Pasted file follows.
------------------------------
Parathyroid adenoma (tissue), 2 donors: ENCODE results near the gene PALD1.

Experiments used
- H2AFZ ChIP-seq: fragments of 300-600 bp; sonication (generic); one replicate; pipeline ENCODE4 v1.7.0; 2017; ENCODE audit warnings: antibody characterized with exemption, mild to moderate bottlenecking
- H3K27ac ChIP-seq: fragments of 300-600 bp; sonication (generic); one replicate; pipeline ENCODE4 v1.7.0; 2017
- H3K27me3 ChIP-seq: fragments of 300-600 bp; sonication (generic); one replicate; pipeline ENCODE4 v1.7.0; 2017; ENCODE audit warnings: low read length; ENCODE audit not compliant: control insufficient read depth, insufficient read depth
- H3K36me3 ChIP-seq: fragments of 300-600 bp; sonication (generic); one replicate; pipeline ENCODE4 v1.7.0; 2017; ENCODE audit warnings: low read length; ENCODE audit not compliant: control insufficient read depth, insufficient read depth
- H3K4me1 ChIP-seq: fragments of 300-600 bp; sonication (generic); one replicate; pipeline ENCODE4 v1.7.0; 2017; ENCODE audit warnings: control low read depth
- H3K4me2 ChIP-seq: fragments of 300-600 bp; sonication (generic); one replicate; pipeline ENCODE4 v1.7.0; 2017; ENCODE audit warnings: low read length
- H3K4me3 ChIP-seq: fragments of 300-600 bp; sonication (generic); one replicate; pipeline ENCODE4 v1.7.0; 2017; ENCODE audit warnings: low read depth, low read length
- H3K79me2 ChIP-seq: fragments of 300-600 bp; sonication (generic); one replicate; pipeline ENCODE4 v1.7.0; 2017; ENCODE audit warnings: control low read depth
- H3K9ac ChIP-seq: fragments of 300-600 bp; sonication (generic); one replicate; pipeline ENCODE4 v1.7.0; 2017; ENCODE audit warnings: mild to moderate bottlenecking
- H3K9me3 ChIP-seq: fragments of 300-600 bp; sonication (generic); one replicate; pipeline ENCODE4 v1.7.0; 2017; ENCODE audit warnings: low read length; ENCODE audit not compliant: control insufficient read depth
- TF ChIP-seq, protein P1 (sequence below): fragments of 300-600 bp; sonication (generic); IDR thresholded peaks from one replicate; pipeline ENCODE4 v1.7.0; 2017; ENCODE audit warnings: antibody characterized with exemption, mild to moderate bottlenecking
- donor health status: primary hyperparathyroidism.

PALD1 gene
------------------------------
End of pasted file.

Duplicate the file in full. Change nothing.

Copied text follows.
Parathyroid adenoma (tissue), 2 donors: ENCODE results near the gene PALD1.

Experiments used
- H2AFZ ChIP-seq: fragments of 300-600 bp; sonication (generic); one replicate; pipeline ENCODE4 v1.7.0; 2017; ENCODE audit warnings: antibody characterized with exemption, mild to moderate bottlenecking
- H3K27ac ChIP-seq: fragments of 300-600 bp; sonication (generic); one replicate; pipeline ENCODE4 v1.7.0; 2017
- H3K27me3 ChIP-seq: fragments of 300-600 bp; sonication (generic); one replicate; pipeline ENCODE4 v1.7.0; 2017; ENCODE audit warnings: low read length; ENCODE audit not compliant: control insufficient read depth, insufficient read depth
- H3K36me3 ChIP-seq: fragments of 300-600 bp; sonication (generic); one replicate; pipeline ENCODE4 v1.7.0; 2017; ENCODE audit warnings: low read length; ENCODE audit not compliant: control insufficient read depth, insufficient read depth
- H3K4me1 ChIP-seq: fragments of 300-600 bp; sonication (generic); one replicate; pipeline ENCODE4 v1.7.0; 2017; ENCODE audit warnings: control low read depth
- H3K4me2 ChIP-seq: fragments of 300-600 bp; sonication (generic); one replicate; pipeline ENCODE4 v1.7.0; 2017; ENCODE audit warnings: low read length
- H3K4me3 ChIP-seq: fragments of 300-600 bp; sonication (generic); one replicate; pipeline ENCODE4 v1.7.0; 2017; ENCODE audit warnings: low read depth, low read length
- H3K79me2 ChIP-seq: fragments of 300-600 bp; sonication (generic); one replicate; pipeline ENCODE4 v1.7.0; 2017; ENCODE audit warnings: control low read depth
- H3K9ac ChIP-seq: fragments of 300-600 bp; sonication (generic); one replicate; pipeline ENCODE4 v1.7.0; 2017; ENCODE audit warnings: mild to moderate bottlenecking
- H3K9me3 ChIP-seq: fragments of 300-600 bp; sonication (generic); one replicate; pipeline ENCODE4 v1.7.0; 2017; ENCODE audit warnings: low read length; ENCODE audit not compliant: control insufficient read depth
- TF ChIP-seq, protein P1 (sequence below): fragments of 300-600 bp; sonication (generic); IDR thresholded peaks from one replicate; pipeline ENCODE4 v1.7.0; 2017; ENCODE audit warnings: antibody characterized with exemption, mild to moderate bottlenecking
- donor health status: primary hyperparathyroidism.

PALD1 gene